[p2p-research] Post-Depression first: Americans get more money from government than they give back | csmonitor.com

J. Andrew Rogers reality.miner at gmail.com
Tue Nov 24 01:38:55 CET 2009

On Sun, Nov 22, 2009 at 7:25 PM, Paul D. Fernhout
<pdfernhout at kurtz-fernhout.com> wrote:
> This is an example where people may just think that if you have the cash you
> can magic the food into existence. That works for any individual, but it
> can't work (in the short term) for a society.
> We need some sort of planning system that does not destroy all our food
> reserves because it is not profitable enough to maintain them.

Something to keep in mind is that reserves are depleted in part
because they have been working as intended.  When several countries
instituted export and price controls on food last year, along with
some natural disasters in a couple key countries (e.g. Australia), a
significant portion of the global trade loss was buffered by increased
exports from the US. In order to make this work, the US was exporting
many agricultural commodities at greater than replacement rate for the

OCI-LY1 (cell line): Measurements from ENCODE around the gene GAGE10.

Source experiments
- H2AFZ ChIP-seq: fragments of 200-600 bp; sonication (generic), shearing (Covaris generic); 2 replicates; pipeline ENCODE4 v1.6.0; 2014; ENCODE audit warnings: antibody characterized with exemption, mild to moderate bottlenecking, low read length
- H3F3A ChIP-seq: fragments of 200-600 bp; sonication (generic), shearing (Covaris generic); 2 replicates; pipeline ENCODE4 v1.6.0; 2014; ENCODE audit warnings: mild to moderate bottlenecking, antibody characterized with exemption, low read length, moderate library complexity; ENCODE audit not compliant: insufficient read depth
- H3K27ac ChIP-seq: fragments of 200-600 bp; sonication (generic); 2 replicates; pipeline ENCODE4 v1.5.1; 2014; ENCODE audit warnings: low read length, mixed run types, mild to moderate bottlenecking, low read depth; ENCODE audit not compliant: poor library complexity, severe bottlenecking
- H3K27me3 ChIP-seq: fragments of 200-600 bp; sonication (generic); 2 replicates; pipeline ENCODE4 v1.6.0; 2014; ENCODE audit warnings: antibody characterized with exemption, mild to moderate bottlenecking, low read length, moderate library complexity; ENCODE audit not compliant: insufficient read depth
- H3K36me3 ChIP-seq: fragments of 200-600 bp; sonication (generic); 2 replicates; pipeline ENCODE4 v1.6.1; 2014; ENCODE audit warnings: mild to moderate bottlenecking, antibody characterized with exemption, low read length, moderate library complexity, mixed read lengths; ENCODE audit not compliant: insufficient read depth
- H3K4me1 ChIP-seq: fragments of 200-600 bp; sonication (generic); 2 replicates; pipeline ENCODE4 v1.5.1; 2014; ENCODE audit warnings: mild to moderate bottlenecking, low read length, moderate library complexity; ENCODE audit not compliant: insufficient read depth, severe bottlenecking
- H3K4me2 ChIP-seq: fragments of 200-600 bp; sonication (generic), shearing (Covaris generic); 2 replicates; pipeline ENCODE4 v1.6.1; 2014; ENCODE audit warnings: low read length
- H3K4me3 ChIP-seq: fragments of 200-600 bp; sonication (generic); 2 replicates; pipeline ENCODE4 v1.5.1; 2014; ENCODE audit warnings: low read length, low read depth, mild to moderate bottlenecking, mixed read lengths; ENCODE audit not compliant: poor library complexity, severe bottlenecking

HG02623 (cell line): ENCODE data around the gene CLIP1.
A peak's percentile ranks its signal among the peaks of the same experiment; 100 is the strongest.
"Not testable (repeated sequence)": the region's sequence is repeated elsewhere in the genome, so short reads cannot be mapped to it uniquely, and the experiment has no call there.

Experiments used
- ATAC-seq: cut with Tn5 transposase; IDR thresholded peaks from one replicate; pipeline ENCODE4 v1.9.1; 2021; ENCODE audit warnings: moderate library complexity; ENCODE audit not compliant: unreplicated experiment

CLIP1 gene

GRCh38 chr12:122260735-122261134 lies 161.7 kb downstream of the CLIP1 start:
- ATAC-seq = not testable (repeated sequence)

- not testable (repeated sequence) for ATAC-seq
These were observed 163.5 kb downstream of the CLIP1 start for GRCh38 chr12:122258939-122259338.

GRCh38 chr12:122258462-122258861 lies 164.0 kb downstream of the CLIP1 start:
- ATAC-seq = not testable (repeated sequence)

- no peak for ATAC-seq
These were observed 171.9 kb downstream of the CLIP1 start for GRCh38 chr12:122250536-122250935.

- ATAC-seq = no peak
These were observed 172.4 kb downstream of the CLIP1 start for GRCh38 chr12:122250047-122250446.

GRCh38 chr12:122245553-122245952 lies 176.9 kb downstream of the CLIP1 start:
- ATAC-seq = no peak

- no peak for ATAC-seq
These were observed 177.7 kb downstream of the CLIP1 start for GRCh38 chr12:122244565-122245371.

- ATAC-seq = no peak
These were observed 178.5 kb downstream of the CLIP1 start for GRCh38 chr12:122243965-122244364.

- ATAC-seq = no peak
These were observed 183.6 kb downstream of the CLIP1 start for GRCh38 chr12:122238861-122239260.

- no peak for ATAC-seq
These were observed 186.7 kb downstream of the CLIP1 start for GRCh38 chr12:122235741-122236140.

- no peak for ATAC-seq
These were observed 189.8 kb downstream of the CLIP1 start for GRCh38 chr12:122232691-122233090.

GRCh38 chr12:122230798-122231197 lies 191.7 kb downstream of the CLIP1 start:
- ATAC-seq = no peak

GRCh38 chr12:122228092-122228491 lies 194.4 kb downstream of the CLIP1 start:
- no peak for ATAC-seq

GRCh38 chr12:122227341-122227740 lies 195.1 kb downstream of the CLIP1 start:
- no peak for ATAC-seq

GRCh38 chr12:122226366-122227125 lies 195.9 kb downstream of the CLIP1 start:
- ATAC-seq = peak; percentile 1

reserves.  It has been good for US agricultural profits but it takes a
while to spin-up production when e.g. food trade breaks down between
South America and Europe.

Dubious agricultural policies in the US such as turning grain into
ethanol notwithstanding, US agricultural exports have been
significantly increasing in recent years.  It has not helped that
poorly conceived regulations in many countries have frequently caused
total production to decrease in those countries.

The more complicated part of this is that it is truly a global system.
 If several major food exporters suddenly stop exporting at the same
time, you are essentially depending on countries with strong reserves
like the US to make up the difference. This has been happening in
recent years and it looks to only get worse.

J. Andrew Rogers

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